Shaheed Mohamed from Allan Gray picks up the award for the Orbis Optimal SA Fund. Photo: Bheki Radebe
Shaheed Mohamed from Allan Gray picks up the award for the Orbis Optimal SA Fund. Photo: Bheki Radebe

Fund's hedging strategy offsets risks of investing in equities

By Martin Hesse Time of article published Feb 7, 2018

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Raging Bull Award for the Best (FSB-approved) Offshore Global Asset Allocation Fund on a risk-adjusted basis over five years to December 31, 2017

A hedging strategy employing stock futures to counter any volatility in its equity investments has given the Orbis Optimal SA Fund the edge over its peers to win the Raging Bull Award in the risk-adjusted category for offshore asset allocation funds.

The fund, managed by Allan Gray’s offshore partner, Orbis, which is based in Bermuda, is designed for investors seeking capital appreciation in a low-risk global investment portfolio. 

The portfolio is invested in carefully chosen equities but employs a hedging strategy to reduce volatility and the probability of capital loss. It is denominated in United States dollars.

There were 48 qualifying funds in the PlexCrown Fund Ratings global offshore asset allocation flexible category, and the Optimal SA Fund was one of five funds that received the top rating of five PlexCrowns.

According to the fund’s December 2017 fact sheet, the portfolio achieved an annualised net return of 4.6% a year (in dollars) over the five years to the end of last year, but with far lower downside risk than the average global equity fund, which returned 8.3% over the same period. 

The fund’s annualised monthly volatility, according to the fact sheet is 5.2%, as against 15% from an average global equity fund.

Tamryn Lamb, the joint head of institutional client services at Allan Gray, says the Orbis Optimal SA Fund is designed for clients seeking exposure to Orbis’s global stock-picking capabilities, while also wanting to substantially reduce the risks inherent in stock-market investments.

“The strategy primarily does this by investing in our favourite stocks from around the world and then selling a basket of stock index futures to offset stock market risk. The net result is that the Optimal fund’s performance is predominantly driven by the relative returns of our stock selections (termed ‘alpha’) rather than the direction of the stock market (termed ‘beta’).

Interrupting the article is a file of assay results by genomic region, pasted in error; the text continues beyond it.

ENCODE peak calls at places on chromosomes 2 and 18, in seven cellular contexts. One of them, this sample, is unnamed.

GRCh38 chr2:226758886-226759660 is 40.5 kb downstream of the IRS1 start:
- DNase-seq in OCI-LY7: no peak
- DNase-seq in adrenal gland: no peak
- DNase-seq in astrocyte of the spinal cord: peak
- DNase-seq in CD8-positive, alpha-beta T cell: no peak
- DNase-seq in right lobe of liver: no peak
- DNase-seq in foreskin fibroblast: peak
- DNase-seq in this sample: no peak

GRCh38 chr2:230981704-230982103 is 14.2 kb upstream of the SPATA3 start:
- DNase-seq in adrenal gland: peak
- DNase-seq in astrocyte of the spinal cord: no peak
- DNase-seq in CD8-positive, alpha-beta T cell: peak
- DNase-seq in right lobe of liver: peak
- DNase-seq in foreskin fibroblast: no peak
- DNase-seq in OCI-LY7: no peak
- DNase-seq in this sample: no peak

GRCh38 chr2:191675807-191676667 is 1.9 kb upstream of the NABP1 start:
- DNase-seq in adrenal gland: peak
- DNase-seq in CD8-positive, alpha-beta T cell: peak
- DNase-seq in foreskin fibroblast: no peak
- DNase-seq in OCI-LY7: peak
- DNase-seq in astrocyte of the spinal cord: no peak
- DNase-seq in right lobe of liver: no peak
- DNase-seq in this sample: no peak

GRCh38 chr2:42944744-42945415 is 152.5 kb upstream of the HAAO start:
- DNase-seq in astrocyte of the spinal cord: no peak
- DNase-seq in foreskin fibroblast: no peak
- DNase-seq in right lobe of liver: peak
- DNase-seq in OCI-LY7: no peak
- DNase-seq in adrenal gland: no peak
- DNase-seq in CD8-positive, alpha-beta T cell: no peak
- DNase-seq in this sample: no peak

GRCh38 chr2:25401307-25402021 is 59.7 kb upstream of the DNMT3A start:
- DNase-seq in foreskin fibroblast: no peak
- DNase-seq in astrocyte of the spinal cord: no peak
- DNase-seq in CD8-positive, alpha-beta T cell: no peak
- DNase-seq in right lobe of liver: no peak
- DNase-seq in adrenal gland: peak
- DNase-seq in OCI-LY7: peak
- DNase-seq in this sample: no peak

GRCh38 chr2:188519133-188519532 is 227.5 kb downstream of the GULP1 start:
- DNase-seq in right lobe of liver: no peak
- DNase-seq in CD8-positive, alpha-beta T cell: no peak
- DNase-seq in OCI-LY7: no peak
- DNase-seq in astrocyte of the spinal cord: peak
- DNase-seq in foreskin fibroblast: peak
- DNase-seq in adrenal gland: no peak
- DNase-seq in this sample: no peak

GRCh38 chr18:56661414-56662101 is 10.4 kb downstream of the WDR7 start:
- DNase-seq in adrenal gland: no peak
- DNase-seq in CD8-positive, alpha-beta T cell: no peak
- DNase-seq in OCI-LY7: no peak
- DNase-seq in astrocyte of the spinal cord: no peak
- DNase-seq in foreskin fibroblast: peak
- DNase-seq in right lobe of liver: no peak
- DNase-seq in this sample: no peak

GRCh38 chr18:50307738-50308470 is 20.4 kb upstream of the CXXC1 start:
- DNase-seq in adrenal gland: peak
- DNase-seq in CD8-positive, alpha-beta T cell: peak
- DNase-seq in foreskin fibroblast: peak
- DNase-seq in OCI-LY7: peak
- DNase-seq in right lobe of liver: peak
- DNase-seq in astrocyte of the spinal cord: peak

“It is important to recognise that, while a hedged strategy comes with less stock market risk than equities alone, it also sacrifices the returns that come from market movements,” Lamb says.

Lamb says individual shares outperforming their respective indices were the largest driver of positive returns for the Orbis Optimal Fund for 2017 (it returned 6.6% for the year). In particular, stock selection in North America and Japan was the biggest contributor to alpha for the year.

“Nexon, a Japan-listed developer and operator of online games, was one of the biggest contributors at the individual stock level. Nexon reported very strong results during the course of the year and also launched several new PC and mobile games, which should contribute to revenue growth. Nexon was a significant position in the fund at the end of 2017.

“Apache, a US oil and gas exploration and production company, was the largest detractor after reporting slower-than-expected progress in developing its Alpine High field in West Texas. However, the stock continued to be a significant holding at December 31, last year,” Lamb says.

She says the final quarter of 2017 did not bring much in the way of change to the portfolio, which remains broadly skewed towards shorter-dated assets and away from the shares of highly stable and predictable businesses.

“We continue to find concentrations of value in a number of areas, including financials and resource businesses.”

When asked how the fund is positioned for 2018, in light of a possible equity market correction on the back of high valuations and possible rises in interest rates, Lamb said: “We have no insight into the direction of the overall market in the next few years, but we can say that persistent price rises have pushed up earnings multiples and squeezed down dividend yields, and that this places a dent in the market’s long-term return potential.

“While the potential return for taking on ‘beta’, or stock-market risk, has fallen, we continue to observe a constructive ‘alpha’ environment. The gap in attractiveness between what we consider to be the most underpriced and most overpriced shares appears above normal.” 

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